A Hundred Suns – Karin Tanabe
A Hundred Suns is a probing story of avarice, power, revenge and colonial politics set in French Indochina in the 1930s. Jessie Lesage and her husband, heir to the Michelin business empire, Victor Michelin Lesage, arrive in Vietnam amidst a global recession to manage the Michelin rubber plantations and grow their fortune.
Karin Tanabe paints a vivid picture of the French colonial masters living a profuse lifestyle of opium, glamour and sex, while ordinary plantation ‘coolies’, work in dire conditions and live in poverty. The ordinary people dream of independence and communism starts to exert an influence as a means of change.
“The most important thing, taking precedence over everything else, is that the plantations continue to make money. If we don’t have profit, we can’t even feed our men. The second priority, which is equal and forever linked to the first, is to keep the communist element from rising up.”
Jessie knows she has to support her husband, so after a few years, they can return to Paris a success. She does, however, battle mental issues, some held in secret from her past, some new distressing episodes, and a lifestyle of pleasure and gossip makes exposure much more of a reality. Jessie meets another glamourous woman, Marcelle de Fabry, and their delicate relationship progresses on a fine line between friend and foe.
Marcelle is married to a French ex-pat, Arnaud, but has a closer relationship with her Indochinese lover, Khoi Nguyen whom she first met years previously in Paris. Marcelle has a quest to return Vietnam to independence and her first target is the Michelin rubber plantation business. With private investigators seeking evidence of wrongdoing, they uncover secrets they didn’t expect. The story is told from the perspectives of Jessie and Marcelle, both are influenced significantly by their past and both struggle with conflicting ambitions and previous obligations. The suspense is built with schemes and secrets being uncovered, although I did feel it unrealistic at times with some plot holes. The female characters provided a good variation in circumstances, although Marcelle did provide a more intriguing background that provided glimpses into the issues facing the region at the time.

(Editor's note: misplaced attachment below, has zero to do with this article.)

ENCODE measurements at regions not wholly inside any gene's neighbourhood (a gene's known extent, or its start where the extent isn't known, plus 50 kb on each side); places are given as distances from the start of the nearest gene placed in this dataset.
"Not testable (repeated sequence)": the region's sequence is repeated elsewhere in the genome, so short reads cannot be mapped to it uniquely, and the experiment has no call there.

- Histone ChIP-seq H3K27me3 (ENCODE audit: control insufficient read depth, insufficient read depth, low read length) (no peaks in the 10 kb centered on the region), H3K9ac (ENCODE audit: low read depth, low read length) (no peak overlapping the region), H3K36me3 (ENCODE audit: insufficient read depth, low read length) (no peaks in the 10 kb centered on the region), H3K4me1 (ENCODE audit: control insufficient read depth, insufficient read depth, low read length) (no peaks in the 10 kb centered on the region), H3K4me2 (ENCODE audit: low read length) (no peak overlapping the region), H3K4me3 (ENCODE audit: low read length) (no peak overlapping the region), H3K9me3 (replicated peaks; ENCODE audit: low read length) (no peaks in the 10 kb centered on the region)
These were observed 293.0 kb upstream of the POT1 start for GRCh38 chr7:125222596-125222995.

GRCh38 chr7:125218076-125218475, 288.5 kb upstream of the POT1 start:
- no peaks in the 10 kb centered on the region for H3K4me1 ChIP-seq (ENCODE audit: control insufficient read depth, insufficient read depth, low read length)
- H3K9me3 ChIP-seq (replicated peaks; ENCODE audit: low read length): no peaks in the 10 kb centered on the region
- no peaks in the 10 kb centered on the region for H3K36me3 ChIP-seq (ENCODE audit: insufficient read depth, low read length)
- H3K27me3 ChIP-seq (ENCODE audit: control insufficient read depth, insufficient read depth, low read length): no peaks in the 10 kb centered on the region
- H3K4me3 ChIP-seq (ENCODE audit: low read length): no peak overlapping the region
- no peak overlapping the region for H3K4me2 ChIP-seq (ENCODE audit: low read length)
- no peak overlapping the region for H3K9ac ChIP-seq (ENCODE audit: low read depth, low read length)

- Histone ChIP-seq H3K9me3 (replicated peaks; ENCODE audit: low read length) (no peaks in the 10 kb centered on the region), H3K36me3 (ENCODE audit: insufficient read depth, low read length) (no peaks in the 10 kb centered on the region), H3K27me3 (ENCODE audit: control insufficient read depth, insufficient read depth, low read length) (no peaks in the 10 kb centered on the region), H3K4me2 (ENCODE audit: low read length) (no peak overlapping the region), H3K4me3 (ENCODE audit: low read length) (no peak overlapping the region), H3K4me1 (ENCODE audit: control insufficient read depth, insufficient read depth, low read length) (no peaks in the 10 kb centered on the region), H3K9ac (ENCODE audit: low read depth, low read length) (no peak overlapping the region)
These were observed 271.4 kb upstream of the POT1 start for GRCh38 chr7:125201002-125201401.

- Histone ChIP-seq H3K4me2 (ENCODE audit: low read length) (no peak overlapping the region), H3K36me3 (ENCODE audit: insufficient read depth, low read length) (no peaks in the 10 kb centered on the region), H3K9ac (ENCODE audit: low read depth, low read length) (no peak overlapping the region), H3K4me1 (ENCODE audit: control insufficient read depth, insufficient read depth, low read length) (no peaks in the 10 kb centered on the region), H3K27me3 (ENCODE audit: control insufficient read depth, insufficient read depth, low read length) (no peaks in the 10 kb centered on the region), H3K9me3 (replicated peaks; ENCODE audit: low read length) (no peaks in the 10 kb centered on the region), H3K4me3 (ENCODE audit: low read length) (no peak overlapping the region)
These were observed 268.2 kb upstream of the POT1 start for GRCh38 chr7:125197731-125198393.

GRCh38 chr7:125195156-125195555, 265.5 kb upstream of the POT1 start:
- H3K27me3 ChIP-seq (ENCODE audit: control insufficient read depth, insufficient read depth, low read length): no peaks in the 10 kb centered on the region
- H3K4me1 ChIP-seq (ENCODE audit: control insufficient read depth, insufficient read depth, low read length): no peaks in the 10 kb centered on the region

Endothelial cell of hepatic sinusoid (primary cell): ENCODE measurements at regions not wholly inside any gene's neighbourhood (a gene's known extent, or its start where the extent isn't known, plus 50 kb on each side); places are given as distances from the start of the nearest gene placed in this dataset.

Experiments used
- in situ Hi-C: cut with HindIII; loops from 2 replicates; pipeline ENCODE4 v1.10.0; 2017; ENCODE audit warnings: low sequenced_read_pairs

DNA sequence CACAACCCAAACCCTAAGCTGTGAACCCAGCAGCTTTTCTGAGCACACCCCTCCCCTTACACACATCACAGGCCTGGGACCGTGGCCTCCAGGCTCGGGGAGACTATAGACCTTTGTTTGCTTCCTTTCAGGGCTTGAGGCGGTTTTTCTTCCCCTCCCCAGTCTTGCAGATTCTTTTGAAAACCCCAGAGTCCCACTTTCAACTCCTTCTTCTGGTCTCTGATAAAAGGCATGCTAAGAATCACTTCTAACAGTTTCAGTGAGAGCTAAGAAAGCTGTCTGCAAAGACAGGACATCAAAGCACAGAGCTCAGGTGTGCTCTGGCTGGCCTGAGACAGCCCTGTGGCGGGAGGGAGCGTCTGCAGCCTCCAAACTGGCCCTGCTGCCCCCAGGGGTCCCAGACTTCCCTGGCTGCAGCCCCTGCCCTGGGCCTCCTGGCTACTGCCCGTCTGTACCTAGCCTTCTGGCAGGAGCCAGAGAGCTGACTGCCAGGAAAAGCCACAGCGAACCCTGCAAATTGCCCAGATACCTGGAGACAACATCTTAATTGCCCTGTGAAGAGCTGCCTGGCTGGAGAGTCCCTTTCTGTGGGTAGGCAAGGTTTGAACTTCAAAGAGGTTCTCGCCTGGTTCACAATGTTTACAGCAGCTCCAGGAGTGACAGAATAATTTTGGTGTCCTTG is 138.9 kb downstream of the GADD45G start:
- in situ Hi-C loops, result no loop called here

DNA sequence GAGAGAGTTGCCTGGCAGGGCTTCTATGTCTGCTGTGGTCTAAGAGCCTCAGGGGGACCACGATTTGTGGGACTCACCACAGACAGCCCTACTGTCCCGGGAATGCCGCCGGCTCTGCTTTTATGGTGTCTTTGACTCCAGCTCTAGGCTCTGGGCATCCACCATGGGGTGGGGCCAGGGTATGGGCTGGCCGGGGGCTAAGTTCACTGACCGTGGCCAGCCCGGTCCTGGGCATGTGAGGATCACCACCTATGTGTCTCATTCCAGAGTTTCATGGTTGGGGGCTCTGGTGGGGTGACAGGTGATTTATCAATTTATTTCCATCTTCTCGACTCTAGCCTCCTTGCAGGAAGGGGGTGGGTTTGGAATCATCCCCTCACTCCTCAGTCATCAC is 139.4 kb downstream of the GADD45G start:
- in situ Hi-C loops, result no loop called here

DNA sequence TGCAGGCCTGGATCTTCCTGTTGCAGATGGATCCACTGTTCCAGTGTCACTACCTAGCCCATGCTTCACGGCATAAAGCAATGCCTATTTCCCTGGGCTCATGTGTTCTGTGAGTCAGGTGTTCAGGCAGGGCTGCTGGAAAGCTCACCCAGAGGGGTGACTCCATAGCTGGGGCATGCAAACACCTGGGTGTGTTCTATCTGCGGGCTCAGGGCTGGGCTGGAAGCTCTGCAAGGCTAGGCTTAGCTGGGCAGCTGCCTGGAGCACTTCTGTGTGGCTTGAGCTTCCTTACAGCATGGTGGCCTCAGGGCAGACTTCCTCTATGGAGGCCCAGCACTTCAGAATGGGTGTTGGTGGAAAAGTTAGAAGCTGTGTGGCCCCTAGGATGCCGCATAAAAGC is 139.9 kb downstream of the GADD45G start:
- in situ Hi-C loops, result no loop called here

In a time when Indochina’s indigenous people struggled with colonial rule and geared itself for a war of independence, the story embeds itself in the unrestrained immoral antics surrounding the aristocratic set and personal revenge. I wish the novel could have provided a more compelling thread in terms of the deeper political and social powder keg, which contributed to the outbreak of the Vietnam War twenty years later.
I had an expectation starting this historical fiction novel that wasn’t fully realised but I still felt it was a well-written novel with mystery and suspense, and may resonate better with other readers. I would like to thank St Martin’s Press and NetGalley for providing me with an ARC copy in return for an honest review.